Even with arms supplies from the Gulf states, the rebels face a massive military dilemma - what strategy do they pursue after losing Aleppo? They are suffering losses elsewhere in the country - in the south, militias are barely holding their ground and in the Damascus suburbs, the regime is also making advances.
In recent months, Aleppo has been one of the twin geographical anchors for the rebellion.
The other, Idlib, seems now to be in the sights of the regime. Russian warplanes have already started pummeling the province and in mid-November, Russian Defense Minister Sergei Shoygu announced the start of a “major operation” that he said would target IS and al-Qaida in Idlib.
As with Aleppo, the FSA and Islamist militias are bearing much of the brunt of airstrikes, including from sorties flown by Su-33 ‘Flanker-D’ fighters launched from the Russian aircraft carrier ‘Admiral Kuznetsov’ in the eastern Mediterranean.
Yet some in the West think such a strategy is destined to backfire.
“They have succeeded in pushing many pretty moderate groups into the arms of Nusra,” a U.S. official said, referring to the Syrian al-Qaida affiliate that has since rebranded itself as Jabhat Fatah al-Sham.
The likely loss of Aleppo may only serve to accelerate that process, playing into al-Qaida’s long-term strategy in Syria, based on intertwining itself with the local populations while carefully selling itself as the only group capable of defeating the Syrian regime.
Former FSA Gen. Idris sees the strengthening of al-Qaida and groups like it as inevitable.
“Assad staying in power fuels the extremism,” he said. “If the conflict continues for many more years, it will just help al-Qaida and the other extremists - they thrive on chaos and instability.”
At the same time, unlike some of the U.S. officials, Idris believes the loss of Aleppo will deal an irreversible blow to the status of what remains of the moderate and more secular militias.
Aron Lund, an analyst with the Carnegie Endowment for International Peace, a Washington-based research institution, believes the loss of Aleppo would mark, in effect, “a strategic checkmate for the Syrian opposition, as currently construed.”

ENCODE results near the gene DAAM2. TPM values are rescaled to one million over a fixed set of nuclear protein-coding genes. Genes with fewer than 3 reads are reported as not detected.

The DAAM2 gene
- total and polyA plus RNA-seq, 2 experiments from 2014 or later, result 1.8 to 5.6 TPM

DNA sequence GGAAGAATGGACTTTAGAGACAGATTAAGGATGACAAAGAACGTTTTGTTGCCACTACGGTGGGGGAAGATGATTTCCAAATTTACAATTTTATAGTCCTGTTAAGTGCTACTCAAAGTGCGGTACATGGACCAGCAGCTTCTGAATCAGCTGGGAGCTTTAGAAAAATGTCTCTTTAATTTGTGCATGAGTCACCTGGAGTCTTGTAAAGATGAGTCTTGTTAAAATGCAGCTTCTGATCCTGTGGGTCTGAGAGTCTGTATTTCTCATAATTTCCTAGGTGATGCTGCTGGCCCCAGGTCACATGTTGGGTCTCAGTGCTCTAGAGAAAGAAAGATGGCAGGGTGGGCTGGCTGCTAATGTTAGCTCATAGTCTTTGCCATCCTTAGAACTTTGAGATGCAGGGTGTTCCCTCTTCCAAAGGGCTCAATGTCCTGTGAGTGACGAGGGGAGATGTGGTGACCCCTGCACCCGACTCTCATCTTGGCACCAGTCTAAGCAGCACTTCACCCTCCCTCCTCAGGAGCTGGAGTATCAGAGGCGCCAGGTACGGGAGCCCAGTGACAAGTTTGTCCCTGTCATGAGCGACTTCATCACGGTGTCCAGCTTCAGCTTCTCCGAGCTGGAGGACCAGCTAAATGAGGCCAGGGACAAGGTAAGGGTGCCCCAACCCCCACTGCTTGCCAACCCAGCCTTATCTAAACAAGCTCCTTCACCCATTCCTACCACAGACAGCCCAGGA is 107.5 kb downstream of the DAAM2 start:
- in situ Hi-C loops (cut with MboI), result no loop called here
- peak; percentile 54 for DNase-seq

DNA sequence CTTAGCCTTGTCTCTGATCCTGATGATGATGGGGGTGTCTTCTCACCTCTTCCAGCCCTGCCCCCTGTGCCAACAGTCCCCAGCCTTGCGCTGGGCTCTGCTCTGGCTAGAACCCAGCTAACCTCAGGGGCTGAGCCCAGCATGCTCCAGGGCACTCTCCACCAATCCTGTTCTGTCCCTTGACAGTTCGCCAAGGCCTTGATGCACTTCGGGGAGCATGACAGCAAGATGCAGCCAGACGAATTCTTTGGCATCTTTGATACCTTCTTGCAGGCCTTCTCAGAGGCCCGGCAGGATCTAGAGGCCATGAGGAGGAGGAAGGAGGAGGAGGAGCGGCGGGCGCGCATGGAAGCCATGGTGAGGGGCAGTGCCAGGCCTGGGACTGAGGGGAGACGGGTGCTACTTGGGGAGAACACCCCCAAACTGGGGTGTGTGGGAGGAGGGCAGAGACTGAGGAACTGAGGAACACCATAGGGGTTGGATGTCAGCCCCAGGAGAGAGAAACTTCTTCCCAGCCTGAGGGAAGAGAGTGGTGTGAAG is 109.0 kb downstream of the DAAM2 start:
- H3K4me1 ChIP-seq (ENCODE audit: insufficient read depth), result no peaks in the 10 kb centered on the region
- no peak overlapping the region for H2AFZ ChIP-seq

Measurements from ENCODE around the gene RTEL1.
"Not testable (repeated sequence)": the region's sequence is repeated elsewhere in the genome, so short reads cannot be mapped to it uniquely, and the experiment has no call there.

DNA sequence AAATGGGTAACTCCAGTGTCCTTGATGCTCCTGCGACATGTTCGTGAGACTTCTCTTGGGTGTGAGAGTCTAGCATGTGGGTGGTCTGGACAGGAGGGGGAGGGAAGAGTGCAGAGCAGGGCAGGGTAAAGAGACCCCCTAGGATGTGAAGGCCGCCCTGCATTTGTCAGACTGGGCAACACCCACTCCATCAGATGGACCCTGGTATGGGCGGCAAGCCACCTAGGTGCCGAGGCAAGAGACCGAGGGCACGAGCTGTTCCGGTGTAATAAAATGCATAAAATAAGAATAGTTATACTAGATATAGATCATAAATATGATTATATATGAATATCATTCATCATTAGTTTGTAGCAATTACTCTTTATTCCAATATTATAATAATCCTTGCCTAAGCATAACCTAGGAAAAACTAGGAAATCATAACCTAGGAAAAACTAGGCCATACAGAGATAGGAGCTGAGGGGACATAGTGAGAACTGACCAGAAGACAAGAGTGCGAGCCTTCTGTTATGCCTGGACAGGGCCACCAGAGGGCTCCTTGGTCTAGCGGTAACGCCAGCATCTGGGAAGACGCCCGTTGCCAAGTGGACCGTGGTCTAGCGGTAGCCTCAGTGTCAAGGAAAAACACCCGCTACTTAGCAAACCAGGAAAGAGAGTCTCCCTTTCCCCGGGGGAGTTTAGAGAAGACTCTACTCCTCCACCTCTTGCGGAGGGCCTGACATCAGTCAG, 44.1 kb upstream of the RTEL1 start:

He acknowledges that foreign-backed rebel contingents in other locations could continue a fight but it wouldn’t compensate “for the loss of Aleppo, or lead to a dismantling of Assad’s regime that opposition backers seek, or even compel him to accept meaningful compromises,” he adds.
Already, some rebel fighters admit they may join with the al-Qaida-linked Jabhat Fatah al-Shama and the hardline Islamist group Ahrar al-Sham, which al-Qaida veterans helped to found.
Others are prepared to walk away.
Mohammed, a rebel fighter with a militia aligned with the Free Syrian Army, is currently resting in the Turkish border town of Kilis. He said the loss of Aleppo would end his commitment to the war. “It has been too long, this war. It will end up as an even more difficult guerrilla war - I am just too tired.”
“But many will fight on - in Idlib, in the mountains of Latakia and with the Turks in northern Syria,” Mohammed added.
Indeed, the evolving Turkish role in Syria will also likely be crucial to the fate of many militias, both in terms of supplying arms and allowing arms from other countries to cross into Syria.
Some rebels fear that the Turks could be bought off in a deal with Damascus.
“If Assad and Moscow guarantee there will be no Kurdish state in northern Syria, at what point does Ankara decide to withdraw its support,” queried a top rebel commander, who asked not to named as his militia has recently received weapons from Turkey.
“To be honest, I don’t trust the Turks and in the end they will decide to do what is in their interests and not ours,” he added.